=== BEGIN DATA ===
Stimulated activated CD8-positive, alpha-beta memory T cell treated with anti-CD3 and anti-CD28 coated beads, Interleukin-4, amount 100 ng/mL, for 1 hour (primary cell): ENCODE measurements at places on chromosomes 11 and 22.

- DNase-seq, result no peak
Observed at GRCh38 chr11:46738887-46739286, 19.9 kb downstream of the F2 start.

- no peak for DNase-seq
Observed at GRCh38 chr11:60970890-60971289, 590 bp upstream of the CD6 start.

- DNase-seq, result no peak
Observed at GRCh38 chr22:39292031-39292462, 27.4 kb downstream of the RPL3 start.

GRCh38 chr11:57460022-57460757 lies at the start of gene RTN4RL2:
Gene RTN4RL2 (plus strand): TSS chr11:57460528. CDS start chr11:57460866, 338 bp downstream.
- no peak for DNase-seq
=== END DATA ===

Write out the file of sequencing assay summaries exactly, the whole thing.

Stimulated activated CD8-positive, alpha-beta memory T cell treated with anti-CD3 and anti-CD28 coated beads, Interleukin-4, amount 100 ng/mL, for 1 hour (primary cell): ENCODE measurements at places on chromosomes 11 and 22.

- DNase-seq, result no peak
Observed at GRCh38 chr11:46738887-46739286, 19.9 kb downstream of the F2 start.

- no peak for DNase-seq
Observed at GRCh38 chr11:60970890-60971289, 590 bp upstream of the CD6 start.

- DNase-seq, result no peak
Observed at GRCh38 chr22:39292031-39292462, 27.4 kb downstream of the RPL3 start.

GRCh38 chr11:57460022-57460757 lies at the start of gene RTN4RL2:
Gene RTN4RL2 (plus strand): TSS chr11:57460528. CDS start chr11:57460866, 338 bp downstream.
- no peak for DNase-seq